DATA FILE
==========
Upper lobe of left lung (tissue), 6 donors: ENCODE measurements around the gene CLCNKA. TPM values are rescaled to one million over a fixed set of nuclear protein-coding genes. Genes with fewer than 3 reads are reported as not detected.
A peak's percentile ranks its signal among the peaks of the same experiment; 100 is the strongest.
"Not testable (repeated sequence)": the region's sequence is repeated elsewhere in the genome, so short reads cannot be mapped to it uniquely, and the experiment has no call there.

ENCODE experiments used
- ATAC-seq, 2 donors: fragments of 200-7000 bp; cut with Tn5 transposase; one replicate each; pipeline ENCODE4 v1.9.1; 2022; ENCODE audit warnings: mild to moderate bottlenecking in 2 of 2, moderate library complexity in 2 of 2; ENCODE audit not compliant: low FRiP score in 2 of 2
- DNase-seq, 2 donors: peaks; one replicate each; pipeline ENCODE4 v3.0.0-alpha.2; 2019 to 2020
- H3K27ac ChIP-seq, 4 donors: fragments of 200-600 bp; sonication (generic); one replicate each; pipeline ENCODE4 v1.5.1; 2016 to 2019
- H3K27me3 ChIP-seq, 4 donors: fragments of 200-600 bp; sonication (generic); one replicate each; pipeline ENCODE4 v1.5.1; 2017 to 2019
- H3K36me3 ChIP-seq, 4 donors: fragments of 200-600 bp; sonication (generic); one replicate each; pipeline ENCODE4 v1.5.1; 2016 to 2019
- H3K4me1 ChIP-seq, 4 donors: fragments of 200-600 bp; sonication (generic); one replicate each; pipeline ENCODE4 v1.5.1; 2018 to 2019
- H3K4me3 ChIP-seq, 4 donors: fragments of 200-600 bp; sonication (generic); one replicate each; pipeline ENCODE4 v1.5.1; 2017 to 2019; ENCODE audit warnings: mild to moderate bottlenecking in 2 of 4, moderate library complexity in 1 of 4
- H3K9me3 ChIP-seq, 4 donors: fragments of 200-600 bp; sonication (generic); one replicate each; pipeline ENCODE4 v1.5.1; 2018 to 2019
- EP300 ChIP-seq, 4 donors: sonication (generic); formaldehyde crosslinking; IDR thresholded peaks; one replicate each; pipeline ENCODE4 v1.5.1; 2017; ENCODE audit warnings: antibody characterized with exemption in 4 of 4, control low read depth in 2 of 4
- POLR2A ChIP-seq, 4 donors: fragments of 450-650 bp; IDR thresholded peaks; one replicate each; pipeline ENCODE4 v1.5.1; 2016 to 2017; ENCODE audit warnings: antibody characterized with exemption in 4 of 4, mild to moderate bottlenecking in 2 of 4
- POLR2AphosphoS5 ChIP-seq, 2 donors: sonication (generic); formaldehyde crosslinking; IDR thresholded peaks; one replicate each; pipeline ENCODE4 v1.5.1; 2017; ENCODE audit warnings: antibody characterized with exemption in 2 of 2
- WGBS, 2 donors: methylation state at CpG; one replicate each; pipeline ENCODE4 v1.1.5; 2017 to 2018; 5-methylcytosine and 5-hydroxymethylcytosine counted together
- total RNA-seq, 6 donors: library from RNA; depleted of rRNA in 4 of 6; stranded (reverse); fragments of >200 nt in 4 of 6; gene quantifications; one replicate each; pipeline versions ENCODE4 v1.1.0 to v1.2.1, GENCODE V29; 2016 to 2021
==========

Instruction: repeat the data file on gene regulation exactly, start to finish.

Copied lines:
Upper lobe of left lung (tissue), 6 donors: ENCODE measurements around the gene CLCNKA. TPM values are rescaled to one million over a fixed set of nuclear protein-coding genes. Genes with fewer than 3 reads are reported as not detected.
A peak's percentile ranks its signal among the peaks of the same experiment; 100 is the strongest.
"Not testable (repeated sequence)": the region's sequence is repeated elsewhere in the genome, so short reads cannot be mapped to it uniquely, and the experiment has no call there.

ENCODE experiments used
- ATAC-seq, 2 donors: fragments of 200-7000 bp; cut with Tn5 transposase; one replicate each; pipeline ENCODE4 v1.9.1; 2022; ENCODE audit warnings: mild to moderate bottlenecking in 2 of 2, moderate library complexity in 2 of 2; ENCODE audit not compliant: low FRiP score in 2 of 2
- DNase-seq, 2 donors: peaks; one replicate each; pipeline ENCODE4 v3.0.0-alpha.2; 2019 to 2020
- H3K27ac ChIP-seq, 4 donors: fragments of 200-600 bp; sonication (generic); one replicate each; pipeline ENCODE4 v1.5.1; 2016 to 2019
- H3K27me3 ChIP-seq, 4 donors: fragments of 200-600 bp; sonication (generic); one replicate each; pipeline ENCODE4 v1.5.1; 2017 to 2019
- H3K36me3 ChIP-seq, 4 donors: fragments of 200-600 bp; sonication (generic); one replicate each; pipeline ENCODE4 v1.5.1; 2016 to 2019
- H3K4me1 ChIP-seq, 4 donors: fragments of 200-600 bp; sonication (generic); one replicate each; pipeline ENCODE4 v1.5.1; 2018 to 2019
- H3K4me3 ChIP-seq, 4 donors: fragments of 200-600 bp; sonication (generic); one replicate each; pipeline ENCODE4 v1.5.1; 2017 to 2019; ENCODE audit warnings: mild to moderate bottlenecking in 2 of 4, moderate library complexity in 1 of 4
- H3K9me3 ChIP-seq, 4 donors: fragments of 200-600 bp; sonication (generic); one replicate each; pipeline ENCODE4 v1.5.1; 2018 to 2019
- EP300 ChIP-seq, 4 donors: sonication (generic); formaldehyde crosslinking; IDR thresholded peaks; one replicate each; pipeline ENCODE4 v1.5.1; 2017; ENCODE audit warnings: antibody characterized with exemption in 4 of 4, control low read depth in 2 of 4
- POLR2A ChIP-seq, 4 donors: fragments of 450-650 bp; IDR thresholded peaks; one replicate each; pipeline ENCODE4 v1.5.1; 2016 to 2017; ENCODE audit warnings: antibody characterized with exemption in 4 of 4, mild to moderate bottlenecking in 2 of 4
- POLR2AphosphoS5 ChIP-seq, 2 donors: sonication (generic); formaldehyde crosslinking; IDR thresholded peaks; one replicate each; pipeline ENCODE4 v1.5.1; 2017; ENCODE audit warnings: antibody characterized with exemption in 2 of 2
- WGBS, 2 donors: methylation state at CpG; one replicate each; pipeline ENCODE4 v1.1.5; 2017 to 2018; 5-methylcytosine and 5-hydroxymethylcytosine counted together
- total RNA-seq, 6 donors: library from RNA; depleted of rRNA in 4 of 6; stranded (reverse); fragments of >200 nt in 4 of 6; gene quantifications; one replicate each; pipeline versions ENCODE4 v1.1.0 to v1.2.1, GENCODE V29; 2016 to 2021